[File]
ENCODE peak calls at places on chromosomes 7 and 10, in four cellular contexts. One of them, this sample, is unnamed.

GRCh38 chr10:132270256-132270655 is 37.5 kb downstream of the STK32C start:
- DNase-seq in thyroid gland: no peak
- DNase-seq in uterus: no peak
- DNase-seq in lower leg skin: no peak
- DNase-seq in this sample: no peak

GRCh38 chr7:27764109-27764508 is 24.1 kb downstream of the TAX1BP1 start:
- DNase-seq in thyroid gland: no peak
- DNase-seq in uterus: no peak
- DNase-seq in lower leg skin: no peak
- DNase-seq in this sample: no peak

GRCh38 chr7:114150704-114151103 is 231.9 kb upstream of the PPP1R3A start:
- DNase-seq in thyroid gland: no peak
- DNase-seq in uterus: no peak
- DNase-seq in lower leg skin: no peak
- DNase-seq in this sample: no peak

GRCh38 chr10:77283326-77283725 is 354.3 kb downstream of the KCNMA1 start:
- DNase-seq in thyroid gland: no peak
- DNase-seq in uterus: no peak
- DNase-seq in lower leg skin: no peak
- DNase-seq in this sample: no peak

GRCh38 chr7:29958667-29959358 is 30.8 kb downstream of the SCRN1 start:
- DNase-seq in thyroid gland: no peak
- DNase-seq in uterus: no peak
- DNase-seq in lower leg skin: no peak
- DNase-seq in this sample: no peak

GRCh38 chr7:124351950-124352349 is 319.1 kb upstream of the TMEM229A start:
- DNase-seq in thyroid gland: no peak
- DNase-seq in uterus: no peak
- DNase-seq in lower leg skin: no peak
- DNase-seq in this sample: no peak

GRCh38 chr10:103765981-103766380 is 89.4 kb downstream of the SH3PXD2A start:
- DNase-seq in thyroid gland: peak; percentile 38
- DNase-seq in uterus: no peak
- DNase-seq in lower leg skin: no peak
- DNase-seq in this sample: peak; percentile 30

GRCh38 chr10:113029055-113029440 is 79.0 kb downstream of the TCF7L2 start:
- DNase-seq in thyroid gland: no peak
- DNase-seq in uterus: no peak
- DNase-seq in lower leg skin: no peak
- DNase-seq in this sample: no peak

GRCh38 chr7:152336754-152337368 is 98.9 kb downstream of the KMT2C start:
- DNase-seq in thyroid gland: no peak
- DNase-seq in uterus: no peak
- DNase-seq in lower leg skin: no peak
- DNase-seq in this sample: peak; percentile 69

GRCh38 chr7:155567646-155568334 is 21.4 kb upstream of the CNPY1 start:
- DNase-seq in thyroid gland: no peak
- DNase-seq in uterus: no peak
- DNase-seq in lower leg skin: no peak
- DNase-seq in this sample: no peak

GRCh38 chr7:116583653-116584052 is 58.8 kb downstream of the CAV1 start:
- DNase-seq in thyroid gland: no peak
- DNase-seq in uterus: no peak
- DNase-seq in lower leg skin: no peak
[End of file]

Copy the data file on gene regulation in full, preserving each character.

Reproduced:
ENCODE peak calls at places on chromosomes 7 and 10, in four cellular contexts. One of them, this sample, is unnamed.

GRCh38 chr10:132270256-132270655 is 37.5 kb downstream of the STK32C start:
- DNase-seq in thyroid gland: no peak
- DNase-seq in uterus: no peak
- DNase-seq in lower leg skin: no peak
- DNase-seq in this sample: no peak

GRCh38 chr7:27764109-27764508 is 24.1 kb downstream of the TAX1BP1 start:
- DNase-seq in thyroid gland: no peak
- DNase-seq in uterus: no peak
- DNase-seq in lower leg skin: no peak
- DNase-seq in this sample: no peak

GRCh38 chr7:114150704-114151103 is 231.9 kb upstream of the PPP1R3A start:
- DNase-seq in thyroid gland: no peak
- DNase-seq in uterus: no peak
- DNase-seq in lower leg skin: no peak
- DNase-seq in this sample: no peak

GRCh38 chr10:77283326-77283725 is 354.3 kb downstream of the KCNMA1 start:
- DNase-seq in thyroid gland: no peak
- DNase-seq in uterus: no peak
- DNase-seq in lower leg skin: no peak
- DNase-seq in this sample: no peak

GRCh38 chr7:29958667-29959358 is 30.8 kb downstream of the SCRN1 start:
- DNase-seq in thyroid gland: no peak
- DNase-seq in uterus: no peak
- DNase-seq in lower leg skin: no peak
- DNase-seq in this sample: no peak

GRCh38 chr7:124351950-124352349 is 319.1 kb upstream of the TMEM229A start:
- DNase-seq in thyroid gland: no peak
- DNase-seq in uterus: no peak
- DNase-seq in lower leg skin: no peak
- DNase-seq in this sample: no peak

GRCh38 chr10:103765981-103766380 is 89.4 kb downstream of the SH3PXD2A start:
- DNase-seq in thyroid gland: peak; percentile 38
- DNase-seq in uterus: no peak
- DNase-seq in lower leg skin: no peak
- DNase-seq in this sample: peak; percentile 30

GRCh38 chr10:113029055-113029440 is 79.0 kb downstream of the TCF7L2 start:
- DNase-seq in thyroid gland: no peak
- DNase-seq in uterus: no peak
- DNase-seq in lower leg skin: no peak
- DNase-seq in this sample: no peak

GRCh38 chr7:152336754-152337368 is 98.9 kb downstream of the KMT2C start:
- DNase-seq in thyroid gland: no peak
- DNase-seq in uterus: no peak
- DNase-seq in lower leg skin: no peak
- DNase-seq in this sample: peak; percentile 69

GRCh38 chr7:155567646-155568334 is 21.4 kb upstream of the CNPY1 start:
- DNase-seq in thyroid gland: no peak
- DNase-seq in uterus: no peak
- DNase-seq in lower leg skin: no peak
- DNase-seq in this sample: no peak

GRCh38 chr7:116583653-116584052 is 58.8 kb downstream of the CAV1 start:
- DNase-seq in thyroid gland: no peak
- DNase-seq in uterus: no peak
- DNase-seq in lower leg skin: no peak